Apart from these more subtle influences, the better the health of our rulers the more sanely will they rule and the inducement to spend two days a week in the high and pure air of the Chiltern hills and woods will, it is hoped, benefit the nation as well as its chosen leaders. The main features of this scheme are therefore designed not merely to make Chequers available as the official country residence of the Prime Minister of the day, but to tempt him to visit it regularly and to make it possible for him to live there, even though his income should be limited to his salary.

In 1917, when the Lees signed Chequers over to Britain, their gift also included the surrounding 1,000 acres plus all the contents of the Mansion House: furniture pictures tapestry books manuscripts china relics works of art silver linen and other effects. They also included environmentally protective clauses:

The administrative trustees shall secure that all woodlands for the time being comprised in the Chequers Estate shall be managed in accordance with the rules or practice of good forestry. Chequers Estate Act 1917

As for Jackson, he had died two years before this bequest, and whether he knew of the impact of his actions on the young sub-altern Lee, we don’t know. What we do know is that act was part and parcel of who he was. He was well known all round the world of bankers, but specially in China, for his ability to size a person up, make a snap judgement, and then to simply trust whatever came next. And overall, it worked. Handshake promises had been the currency of the markets of Crossmaglen where Jackson had grown up and where his father had long sold cattle and sheep at the weekly auction. That was the gift of a small town to international banking.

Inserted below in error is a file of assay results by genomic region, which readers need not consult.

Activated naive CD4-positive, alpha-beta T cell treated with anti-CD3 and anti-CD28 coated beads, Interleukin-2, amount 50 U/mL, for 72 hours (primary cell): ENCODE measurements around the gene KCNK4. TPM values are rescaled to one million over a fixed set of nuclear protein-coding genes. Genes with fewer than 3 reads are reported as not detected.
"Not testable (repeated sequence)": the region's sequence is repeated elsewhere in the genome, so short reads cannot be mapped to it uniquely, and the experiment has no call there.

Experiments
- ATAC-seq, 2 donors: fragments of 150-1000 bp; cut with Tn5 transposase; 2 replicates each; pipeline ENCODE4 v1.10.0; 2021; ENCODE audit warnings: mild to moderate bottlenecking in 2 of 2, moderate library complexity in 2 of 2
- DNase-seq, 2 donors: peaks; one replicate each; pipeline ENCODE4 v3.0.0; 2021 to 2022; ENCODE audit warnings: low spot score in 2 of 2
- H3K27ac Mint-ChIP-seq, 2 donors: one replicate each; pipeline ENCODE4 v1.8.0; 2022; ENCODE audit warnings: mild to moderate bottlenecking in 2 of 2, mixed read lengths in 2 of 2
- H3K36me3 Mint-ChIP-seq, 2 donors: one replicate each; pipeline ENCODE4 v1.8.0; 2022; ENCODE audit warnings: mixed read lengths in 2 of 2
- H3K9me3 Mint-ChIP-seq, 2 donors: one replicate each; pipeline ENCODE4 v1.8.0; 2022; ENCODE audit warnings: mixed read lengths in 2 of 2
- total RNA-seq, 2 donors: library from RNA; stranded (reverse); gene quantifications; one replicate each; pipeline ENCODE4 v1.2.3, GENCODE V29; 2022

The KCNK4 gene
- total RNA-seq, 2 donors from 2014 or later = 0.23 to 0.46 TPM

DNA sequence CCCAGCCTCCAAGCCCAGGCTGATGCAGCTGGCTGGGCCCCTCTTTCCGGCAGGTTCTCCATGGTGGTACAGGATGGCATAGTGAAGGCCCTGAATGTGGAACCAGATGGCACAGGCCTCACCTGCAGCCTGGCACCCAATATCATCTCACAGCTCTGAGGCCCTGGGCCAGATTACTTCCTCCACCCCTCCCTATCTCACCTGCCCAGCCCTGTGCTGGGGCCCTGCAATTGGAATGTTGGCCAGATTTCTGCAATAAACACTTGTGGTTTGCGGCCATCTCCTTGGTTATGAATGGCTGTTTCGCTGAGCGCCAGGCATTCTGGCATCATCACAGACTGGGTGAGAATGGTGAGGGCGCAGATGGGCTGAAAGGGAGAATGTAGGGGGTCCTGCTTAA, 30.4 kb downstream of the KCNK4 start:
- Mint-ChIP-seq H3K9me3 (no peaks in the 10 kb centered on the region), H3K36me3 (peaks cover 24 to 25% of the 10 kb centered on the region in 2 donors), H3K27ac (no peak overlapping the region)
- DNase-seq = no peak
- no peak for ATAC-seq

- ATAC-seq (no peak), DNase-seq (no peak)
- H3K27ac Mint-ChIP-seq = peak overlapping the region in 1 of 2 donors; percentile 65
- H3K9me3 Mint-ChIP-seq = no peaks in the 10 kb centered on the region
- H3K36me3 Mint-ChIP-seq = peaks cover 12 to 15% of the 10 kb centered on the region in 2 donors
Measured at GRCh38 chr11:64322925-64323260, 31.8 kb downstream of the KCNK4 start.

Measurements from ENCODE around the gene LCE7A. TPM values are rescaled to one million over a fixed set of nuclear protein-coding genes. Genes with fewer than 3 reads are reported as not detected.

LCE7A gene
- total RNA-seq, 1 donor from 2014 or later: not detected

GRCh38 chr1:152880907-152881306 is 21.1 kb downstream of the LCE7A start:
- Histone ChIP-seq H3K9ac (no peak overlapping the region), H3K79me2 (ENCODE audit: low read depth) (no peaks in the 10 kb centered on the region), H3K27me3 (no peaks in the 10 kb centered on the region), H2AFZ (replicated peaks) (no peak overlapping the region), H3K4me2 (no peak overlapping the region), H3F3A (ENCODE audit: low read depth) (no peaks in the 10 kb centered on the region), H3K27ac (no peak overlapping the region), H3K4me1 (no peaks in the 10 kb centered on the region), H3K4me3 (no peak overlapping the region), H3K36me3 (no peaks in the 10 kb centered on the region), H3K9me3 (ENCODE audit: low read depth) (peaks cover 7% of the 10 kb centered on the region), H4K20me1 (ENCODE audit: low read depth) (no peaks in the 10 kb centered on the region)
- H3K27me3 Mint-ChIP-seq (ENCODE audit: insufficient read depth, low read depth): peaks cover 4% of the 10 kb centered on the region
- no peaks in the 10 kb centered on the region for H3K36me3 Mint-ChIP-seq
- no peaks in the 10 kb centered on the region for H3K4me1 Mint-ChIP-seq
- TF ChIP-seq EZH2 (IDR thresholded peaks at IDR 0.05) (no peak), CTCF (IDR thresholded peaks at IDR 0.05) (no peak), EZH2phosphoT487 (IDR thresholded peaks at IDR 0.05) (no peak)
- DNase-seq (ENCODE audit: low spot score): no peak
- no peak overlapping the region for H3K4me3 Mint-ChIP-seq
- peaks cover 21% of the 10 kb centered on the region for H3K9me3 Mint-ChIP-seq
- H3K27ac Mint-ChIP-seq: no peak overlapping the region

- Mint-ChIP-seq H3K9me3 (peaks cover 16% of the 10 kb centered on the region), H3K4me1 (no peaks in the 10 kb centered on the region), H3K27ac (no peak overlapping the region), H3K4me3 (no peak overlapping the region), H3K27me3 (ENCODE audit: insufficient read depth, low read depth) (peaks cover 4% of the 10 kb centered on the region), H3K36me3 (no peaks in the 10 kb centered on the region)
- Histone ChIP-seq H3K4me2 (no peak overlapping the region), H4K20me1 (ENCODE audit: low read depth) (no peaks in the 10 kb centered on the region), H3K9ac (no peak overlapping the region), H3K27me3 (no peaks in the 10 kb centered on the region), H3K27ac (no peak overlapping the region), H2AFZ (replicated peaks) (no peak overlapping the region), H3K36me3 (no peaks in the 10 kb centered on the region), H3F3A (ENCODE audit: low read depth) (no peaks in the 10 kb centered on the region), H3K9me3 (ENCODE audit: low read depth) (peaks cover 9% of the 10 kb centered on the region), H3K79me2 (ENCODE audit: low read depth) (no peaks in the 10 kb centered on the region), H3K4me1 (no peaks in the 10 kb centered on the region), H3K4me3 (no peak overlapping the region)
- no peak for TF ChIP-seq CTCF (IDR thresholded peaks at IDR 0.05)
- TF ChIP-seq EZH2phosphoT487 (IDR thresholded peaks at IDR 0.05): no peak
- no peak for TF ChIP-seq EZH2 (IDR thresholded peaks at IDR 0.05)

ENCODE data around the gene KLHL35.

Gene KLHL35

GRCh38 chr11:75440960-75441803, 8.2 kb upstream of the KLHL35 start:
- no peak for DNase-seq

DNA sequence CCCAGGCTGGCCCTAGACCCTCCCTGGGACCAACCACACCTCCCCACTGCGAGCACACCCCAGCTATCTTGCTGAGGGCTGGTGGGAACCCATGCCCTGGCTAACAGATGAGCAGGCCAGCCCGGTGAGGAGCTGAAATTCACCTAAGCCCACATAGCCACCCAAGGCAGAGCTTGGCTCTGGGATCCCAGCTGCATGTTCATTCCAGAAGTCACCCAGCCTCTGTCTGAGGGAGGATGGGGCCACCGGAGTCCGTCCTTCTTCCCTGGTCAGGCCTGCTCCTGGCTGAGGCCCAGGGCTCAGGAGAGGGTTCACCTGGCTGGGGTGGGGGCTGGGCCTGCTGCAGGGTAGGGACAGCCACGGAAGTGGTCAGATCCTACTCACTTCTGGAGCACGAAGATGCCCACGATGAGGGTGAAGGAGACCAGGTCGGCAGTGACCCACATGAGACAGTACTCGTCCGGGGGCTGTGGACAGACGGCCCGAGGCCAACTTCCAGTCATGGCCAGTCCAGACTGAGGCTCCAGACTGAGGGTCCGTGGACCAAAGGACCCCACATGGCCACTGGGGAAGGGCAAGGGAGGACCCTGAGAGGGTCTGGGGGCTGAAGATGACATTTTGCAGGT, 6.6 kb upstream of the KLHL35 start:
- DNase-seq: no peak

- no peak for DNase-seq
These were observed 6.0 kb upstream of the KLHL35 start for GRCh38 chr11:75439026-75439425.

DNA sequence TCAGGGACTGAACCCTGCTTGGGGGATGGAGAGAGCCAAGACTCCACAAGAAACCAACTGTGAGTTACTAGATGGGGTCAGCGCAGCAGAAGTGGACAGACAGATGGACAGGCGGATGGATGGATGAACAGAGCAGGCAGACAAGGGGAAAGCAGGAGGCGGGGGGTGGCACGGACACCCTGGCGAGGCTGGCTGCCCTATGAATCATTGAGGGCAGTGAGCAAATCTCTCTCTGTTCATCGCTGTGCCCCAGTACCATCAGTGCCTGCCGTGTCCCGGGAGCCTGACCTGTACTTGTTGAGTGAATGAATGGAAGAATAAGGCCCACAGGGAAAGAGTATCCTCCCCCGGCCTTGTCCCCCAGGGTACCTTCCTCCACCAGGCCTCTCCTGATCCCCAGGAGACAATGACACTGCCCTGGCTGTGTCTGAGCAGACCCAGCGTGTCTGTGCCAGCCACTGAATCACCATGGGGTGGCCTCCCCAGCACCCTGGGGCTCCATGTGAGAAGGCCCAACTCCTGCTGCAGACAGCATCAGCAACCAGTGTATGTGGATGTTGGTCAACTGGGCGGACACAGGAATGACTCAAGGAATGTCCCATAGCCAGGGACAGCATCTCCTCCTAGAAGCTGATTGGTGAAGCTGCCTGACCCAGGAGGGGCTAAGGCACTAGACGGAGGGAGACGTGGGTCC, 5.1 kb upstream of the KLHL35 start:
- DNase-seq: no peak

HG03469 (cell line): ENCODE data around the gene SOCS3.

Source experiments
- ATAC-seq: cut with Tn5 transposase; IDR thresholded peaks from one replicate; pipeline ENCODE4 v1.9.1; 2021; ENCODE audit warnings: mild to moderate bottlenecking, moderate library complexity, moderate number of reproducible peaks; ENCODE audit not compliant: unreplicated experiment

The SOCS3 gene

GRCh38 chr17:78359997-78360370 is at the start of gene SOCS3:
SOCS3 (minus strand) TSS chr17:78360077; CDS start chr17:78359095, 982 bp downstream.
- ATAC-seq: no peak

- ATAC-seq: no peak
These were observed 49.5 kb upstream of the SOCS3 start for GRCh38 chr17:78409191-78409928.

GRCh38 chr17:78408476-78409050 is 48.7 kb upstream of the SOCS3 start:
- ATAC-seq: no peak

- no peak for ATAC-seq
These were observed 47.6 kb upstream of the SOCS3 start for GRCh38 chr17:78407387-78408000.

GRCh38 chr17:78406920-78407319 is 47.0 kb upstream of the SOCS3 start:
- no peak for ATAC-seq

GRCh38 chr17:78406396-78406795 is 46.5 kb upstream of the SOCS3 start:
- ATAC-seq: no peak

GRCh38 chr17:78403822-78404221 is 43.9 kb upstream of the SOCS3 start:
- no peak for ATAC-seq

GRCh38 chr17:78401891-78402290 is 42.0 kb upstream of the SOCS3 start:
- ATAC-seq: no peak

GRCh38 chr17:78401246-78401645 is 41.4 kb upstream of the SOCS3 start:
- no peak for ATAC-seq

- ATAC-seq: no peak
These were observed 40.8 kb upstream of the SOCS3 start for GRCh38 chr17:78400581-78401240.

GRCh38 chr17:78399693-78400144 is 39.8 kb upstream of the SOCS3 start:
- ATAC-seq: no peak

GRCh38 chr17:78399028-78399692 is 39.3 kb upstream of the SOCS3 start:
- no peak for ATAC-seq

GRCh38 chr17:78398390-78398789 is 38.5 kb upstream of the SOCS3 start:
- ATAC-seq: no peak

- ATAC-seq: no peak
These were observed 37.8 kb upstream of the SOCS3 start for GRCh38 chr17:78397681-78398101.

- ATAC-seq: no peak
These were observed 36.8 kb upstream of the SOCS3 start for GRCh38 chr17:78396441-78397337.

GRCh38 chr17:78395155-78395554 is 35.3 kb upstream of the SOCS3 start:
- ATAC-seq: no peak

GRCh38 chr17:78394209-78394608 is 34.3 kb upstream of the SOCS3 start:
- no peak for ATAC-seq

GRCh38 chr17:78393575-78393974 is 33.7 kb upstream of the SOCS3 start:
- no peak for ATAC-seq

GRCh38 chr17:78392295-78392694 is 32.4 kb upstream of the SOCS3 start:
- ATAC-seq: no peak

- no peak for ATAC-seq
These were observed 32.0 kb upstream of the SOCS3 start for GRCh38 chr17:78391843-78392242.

As for Lee, I can’t imagine that the possibility of Britain ever having a PM such as a Boris Johnson could ever have occurred to him. Or to Jackson for that matter. But Jackson, and perhaps Lee as well,  would have known how to take the measure of the man, and then to act accordingly.

Saturday, April 11, 2020

Orange Spiced Lamb Shanks

Served with barbecued yams and asparagus. The yams were basted with melted soy-butter. The asparagus were tossed in olive oil and later a drizzle of lemon juice.

This recipe is based on one by Trevor Hooper who used to have a restaurant in Vancouver called Raku. It is in his book Asian tapas and Wild Sushi: A Nibbler’s Delight of Fusion Cooking - still in print. Hooper is currently the co-owner of Ravenstone Farm Artisan Meats in Qualicum.